Firstly, the nominated Dong Villages have maintained their own development law that has been continued for hundreds of years, without major influences from external environment and more powerful cultures. Therefore, the integrity of the development process of Dong Villages has been well preserved.
Comparison with other similar properties
1 Compared with Chinese village cultural landscapes that have been inscribed on the World Heritage List or Tentative List
Dong Villages clearly reflect the cultural characteristics of Dong Nationality in China. Compared with other minority villages in China, such as the Miao, Tibetan and Qiang villages, they all represent different cultural subjects and contain different cultural significances. Compared with other village cultural landscapes, Dong Villages are different from the ancient villages in South Anhui that reflect traditional Han socio-economic structure, and also from Hani Terraces in Yunnan which reflect the rice agricultural landscape. Compared with the village landscapes in South China, Dong Villages are similar to Fujian Tulou and Kaiping Diaolou buildings in their dependence on the architecture, but bear richer cultural traditions and intangible cultures.
2 Compared with other representative village cultural landscapes in East Asia
Three Asian villages or agricultural landscapes have been inscribed on the World Heritage List so far, namely: the Rice Terraces of the Philippine Cordilleras, the Historic Villages of Shirakawa-go and Gokayama in Japan, and the Historic Villages of Korea: Hahoe and Yangdong. Unlike the Rice Terraces of the Philippine Cordilleras which becomes fragile due to social and economic changes, the Dong Villages have maintained their vitality. In terms of building materials and architectural forms, Dong Villages also have characteristics that differ from the above mentioned historic villages of Japan and Korea. The architectural types of Dong Nationality are more diverse, and their vernacular houses feature more forms.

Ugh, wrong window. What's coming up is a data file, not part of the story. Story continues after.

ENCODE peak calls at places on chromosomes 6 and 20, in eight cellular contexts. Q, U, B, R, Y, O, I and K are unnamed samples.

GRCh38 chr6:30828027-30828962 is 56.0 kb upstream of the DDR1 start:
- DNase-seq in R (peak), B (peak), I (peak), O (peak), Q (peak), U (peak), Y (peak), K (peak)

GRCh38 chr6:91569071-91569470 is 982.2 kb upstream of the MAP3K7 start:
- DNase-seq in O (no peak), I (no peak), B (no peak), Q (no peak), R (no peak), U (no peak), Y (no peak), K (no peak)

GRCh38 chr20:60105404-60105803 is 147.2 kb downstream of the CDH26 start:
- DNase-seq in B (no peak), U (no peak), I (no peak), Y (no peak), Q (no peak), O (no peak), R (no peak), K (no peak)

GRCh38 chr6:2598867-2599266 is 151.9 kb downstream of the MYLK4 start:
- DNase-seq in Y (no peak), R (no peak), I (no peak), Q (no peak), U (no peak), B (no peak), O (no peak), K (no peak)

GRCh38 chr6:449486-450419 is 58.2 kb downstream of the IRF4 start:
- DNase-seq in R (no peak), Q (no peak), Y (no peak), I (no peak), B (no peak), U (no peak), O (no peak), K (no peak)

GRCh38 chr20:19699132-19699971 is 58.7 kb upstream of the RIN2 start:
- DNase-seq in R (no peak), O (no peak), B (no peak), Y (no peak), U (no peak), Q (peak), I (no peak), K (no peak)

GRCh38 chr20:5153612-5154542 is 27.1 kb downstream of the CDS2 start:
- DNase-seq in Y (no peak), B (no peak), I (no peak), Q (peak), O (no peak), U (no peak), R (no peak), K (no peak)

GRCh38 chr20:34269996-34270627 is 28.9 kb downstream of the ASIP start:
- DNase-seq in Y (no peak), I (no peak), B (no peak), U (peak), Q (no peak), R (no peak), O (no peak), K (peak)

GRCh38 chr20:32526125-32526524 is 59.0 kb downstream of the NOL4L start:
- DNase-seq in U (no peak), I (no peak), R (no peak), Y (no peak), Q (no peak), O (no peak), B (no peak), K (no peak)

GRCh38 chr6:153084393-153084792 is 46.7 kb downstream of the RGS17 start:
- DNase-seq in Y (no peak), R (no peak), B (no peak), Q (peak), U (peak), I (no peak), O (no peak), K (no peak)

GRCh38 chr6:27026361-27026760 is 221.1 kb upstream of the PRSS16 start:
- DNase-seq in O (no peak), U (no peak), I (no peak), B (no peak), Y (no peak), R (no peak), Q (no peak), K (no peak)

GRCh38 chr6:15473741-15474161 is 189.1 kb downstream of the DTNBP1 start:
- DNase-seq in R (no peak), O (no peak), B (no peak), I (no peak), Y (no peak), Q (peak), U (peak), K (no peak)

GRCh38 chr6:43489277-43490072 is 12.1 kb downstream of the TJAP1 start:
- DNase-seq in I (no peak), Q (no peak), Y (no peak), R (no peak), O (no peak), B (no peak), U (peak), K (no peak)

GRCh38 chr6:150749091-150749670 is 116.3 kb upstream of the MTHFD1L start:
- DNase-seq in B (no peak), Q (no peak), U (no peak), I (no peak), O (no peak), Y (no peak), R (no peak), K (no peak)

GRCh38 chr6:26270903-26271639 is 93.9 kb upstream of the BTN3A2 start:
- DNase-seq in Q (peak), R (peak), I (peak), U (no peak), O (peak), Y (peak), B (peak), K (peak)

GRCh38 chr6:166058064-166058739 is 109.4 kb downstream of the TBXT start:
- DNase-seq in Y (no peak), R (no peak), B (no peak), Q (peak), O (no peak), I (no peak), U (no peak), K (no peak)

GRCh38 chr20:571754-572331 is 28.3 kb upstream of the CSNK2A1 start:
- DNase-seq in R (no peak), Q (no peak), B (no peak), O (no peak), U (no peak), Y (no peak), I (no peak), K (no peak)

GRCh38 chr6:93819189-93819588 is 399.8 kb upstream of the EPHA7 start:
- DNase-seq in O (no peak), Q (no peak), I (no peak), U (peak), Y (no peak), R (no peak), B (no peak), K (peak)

3 Compared with the typical villages or agricultural landscape of Europe and Western Asia
The European villages or agricultural landscapes that have been inscribed on the World Heritage List are: Holašovice Historical Village Reservation in Czech Republic, Church Village of Gammelstad in Luleå in Sweden, Villages withFortified Churches in Transylvania of Romania, Old Village of Hollókő and its Surroundings in Hungary, as well as Ancient Villages of Northern Syria in Western Asia. Compared with these villages, Dong Villages are an outstanding representative of the living culture among the ethnic minority villages in China. They have different cultural subject (Dong people), architectural form (from the exterior to the material) and building functions (not emphasize defensive purpose), reflect different eras (hundreds of years of evolution to date), and feature different cultural focuses (not religious). More importantly, the Dong Villages are not only characterized by its large quantity, distinctive landscape features, and wide area of core protected zones, but also more broad, profound and vivid cultural content.
In summary, the nominated Dong Villages as an organic entity, in comparison with typical villages or agricultural landscapes domestically and abroad, demonstrates unique cultural value: it has rich outstanding tangible and intangible cultural contents, and has typical characteristics of living heritage. In the current days when modern industrial civilization has spread globally, Dong Villages of China as a living fossil of agricultural civilization and ethnic minorities’ and of traditional settlement cultures, possess outstanding cultural and anthropological values.